UNDERSTANDING AND ACCEPTANCE
It can be difficult to know how to talk to your young person, especially when you do not fully understand what they are going through. You may not have a deep understanding of the drugs they are using and the effects that they have. Further, your young person might not be sharing the whole story with you, which makes it hard to communicate with them.
You might even be feeling confused about whether your young person is really addicted or simply experimenting. You may hesitate to confront them about their substance use for fear of damaging your relationship. It is all so new and scary in the beginning. Go with your gut as much as you can. It is okay to screw up and say the wrong thing sometimes. The most important thing is to find ways to stay connected with your young person.
Often, we are having conversations with our young person that we do not want to be having and we feel like we want to run away from it or stick our head in the sand. We are resentful and indignant that we are in this position, and so the conversation does not necessarily flow easily. With time and practice, it can become easier to communicate and become more natural. It might feel forced in the beginning but with practice that will change.
The path your young person has taken can be difficult to accept. Talking to your young person about their substance use disorder makes it feel real, so it can be hard for you to address it. You do not want to see them that way. You do not want to believe that they are doing that to themselves. You might also be aware and fearful of the stigma it will bring and how it will impact other family members. You might feel ashamed, embarrassed, and/or guilty that they have gone down this road, making it even harder to talk to them. But it is better for you and your young person if you find other outlets and support to express these feelings. Your young person is also experiencing guilt, shame and regret, which can limit their progress. You do not have control over their actions. All you can do is support them and yourself.
We must believe in our young person in order for them to believe in themselves. We cannot change other people; we can only change our approach. This starts by talking to your young person the way you would want to be talked to and treating them the way you would want to be treated, even if it is not being reflected back to you. Speak with kindness and respect. Listen. Tell them you love them no matter what, that you have not lost respect for them and that they can come to you about anything. Your young person will notice and appreciate that you are making an effort.
WAYS TO STAY CONNECTED WITH YOUR YOUNG PERSON
Find any way you can to stay connected with your young person, within your boundaries. Focus on connection through every conversation. Tell them you love them, even if they have a substance use disorder. Try to remain curious to get a better understanding of where they are coming from and try to hold back that judgment to build a better connection with them.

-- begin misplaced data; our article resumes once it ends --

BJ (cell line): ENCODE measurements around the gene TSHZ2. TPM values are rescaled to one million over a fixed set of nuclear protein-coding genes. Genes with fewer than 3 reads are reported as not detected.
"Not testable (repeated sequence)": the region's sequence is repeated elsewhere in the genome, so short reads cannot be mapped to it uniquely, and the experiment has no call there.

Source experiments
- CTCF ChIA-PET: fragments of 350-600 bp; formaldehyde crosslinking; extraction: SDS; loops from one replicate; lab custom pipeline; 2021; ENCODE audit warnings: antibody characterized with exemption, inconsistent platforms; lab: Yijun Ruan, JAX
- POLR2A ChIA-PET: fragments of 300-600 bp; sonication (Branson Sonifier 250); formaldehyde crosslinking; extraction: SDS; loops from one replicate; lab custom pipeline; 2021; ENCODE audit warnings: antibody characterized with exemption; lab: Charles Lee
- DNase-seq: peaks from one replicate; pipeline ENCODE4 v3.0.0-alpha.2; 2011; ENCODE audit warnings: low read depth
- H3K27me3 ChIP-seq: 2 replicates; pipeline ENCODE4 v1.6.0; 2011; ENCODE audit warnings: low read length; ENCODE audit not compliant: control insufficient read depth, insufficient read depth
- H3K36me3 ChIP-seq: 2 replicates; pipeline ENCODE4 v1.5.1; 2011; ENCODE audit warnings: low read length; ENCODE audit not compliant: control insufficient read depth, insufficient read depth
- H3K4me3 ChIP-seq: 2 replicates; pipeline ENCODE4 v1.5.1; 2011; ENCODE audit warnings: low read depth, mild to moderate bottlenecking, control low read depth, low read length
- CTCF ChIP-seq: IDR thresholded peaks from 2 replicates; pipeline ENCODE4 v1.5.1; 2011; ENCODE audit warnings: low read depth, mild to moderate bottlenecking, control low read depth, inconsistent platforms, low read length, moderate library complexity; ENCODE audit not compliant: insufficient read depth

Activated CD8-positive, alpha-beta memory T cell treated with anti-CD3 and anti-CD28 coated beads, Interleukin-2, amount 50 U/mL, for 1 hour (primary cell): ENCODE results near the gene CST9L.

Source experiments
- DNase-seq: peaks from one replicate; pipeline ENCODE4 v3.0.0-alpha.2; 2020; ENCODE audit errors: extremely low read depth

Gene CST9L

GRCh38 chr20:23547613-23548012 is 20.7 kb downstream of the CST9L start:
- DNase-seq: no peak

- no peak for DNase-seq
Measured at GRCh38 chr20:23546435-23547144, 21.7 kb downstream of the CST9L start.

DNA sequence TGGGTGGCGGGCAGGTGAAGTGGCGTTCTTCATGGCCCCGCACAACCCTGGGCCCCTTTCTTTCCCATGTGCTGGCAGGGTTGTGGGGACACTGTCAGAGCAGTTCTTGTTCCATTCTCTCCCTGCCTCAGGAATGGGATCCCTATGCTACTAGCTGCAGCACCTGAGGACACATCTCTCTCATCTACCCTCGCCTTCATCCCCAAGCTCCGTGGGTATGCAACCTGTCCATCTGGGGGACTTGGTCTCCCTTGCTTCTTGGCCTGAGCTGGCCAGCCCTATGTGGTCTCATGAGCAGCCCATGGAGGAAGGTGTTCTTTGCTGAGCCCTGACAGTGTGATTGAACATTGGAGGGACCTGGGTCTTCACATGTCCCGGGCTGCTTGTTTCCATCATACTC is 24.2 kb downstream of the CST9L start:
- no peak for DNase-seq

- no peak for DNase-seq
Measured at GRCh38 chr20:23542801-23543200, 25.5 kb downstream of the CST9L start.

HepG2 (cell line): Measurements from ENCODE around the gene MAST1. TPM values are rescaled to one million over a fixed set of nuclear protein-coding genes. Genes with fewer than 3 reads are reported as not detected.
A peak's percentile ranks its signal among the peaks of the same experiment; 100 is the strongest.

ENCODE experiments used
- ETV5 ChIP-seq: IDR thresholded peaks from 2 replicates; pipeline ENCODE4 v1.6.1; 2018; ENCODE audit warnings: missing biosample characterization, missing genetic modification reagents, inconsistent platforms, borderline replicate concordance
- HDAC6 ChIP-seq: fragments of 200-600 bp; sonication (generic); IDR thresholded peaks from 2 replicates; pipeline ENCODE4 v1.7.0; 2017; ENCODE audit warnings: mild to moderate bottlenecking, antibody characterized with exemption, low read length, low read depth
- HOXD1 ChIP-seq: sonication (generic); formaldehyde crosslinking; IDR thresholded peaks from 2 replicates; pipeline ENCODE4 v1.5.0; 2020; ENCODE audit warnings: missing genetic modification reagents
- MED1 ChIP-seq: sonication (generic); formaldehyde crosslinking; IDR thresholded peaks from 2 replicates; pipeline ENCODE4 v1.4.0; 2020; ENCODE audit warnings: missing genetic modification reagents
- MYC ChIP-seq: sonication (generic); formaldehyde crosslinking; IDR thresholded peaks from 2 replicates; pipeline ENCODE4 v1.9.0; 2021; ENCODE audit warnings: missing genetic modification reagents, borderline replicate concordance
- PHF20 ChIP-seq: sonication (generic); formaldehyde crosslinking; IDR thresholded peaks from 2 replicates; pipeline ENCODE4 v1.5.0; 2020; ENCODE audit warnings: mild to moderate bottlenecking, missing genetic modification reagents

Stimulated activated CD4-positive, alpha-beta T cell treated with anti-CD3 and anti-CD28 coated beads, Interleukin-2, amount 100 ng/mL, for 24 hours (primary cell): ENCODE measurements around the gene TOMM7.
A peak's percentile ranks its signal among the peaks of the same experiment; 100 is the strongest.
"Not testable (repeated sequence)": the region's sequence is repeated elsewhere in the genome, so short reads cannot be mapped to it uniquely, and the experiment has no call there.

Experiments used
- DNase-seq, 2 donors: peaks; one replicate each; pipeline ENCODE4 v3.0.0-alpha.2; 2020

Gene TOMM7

Remind them of happy memories. Remind them of things that connect them back to you and your family to let them know you’re still here and that they can come back.
Try to have conversations with them that are not always focused on their substance use or mental health. Remember that your young person is still a young person with young person needs. Not all their behaviours are a result of their substance use. Their brains are still very much in development.
Keep inviting them to family things, even if they do not usually come. It makes them feel like they are still connected to the family and that you still want them there. Let them know you are ready for them to show up however they show up, but ensure it is a safe space for them. Set them up for success. Remind them that just because they are in this does not mean they are in it forever. That this will not define their entire life.
Encourage positive hobbies. If they express interest in something, encourage them to take it on. If you are offering all this stuff that they said they wanted and it is not utilized, resist holding it against them. Celebrate the part that did work, that they were interested and that it will be here later if they want to come back to it.
Reward the positive behaviour. Try to connect with your young person whenever possible and do as much positive reinforcement as you can. This can look different depending on your situation. Find whatever works best for you and your young person. There are a lot of moments that we can celebrate. They can be as simple as coming home on time, spending time with family, or responding to a text message. Acknowledge and remember those small victories, ‘the gems’, and avoid focusing on perceived failures.
Non-verbal communication and physical connection are important. For some young people, they get to a point where they no longer want a kiss and a hug goodnight anymore but trying to provide that physical connection when you can, even though it isn’t always reciprocated, is important. For young people on the street, having a physical affection that is safe and unconditional is particularly important to remind them of what that is.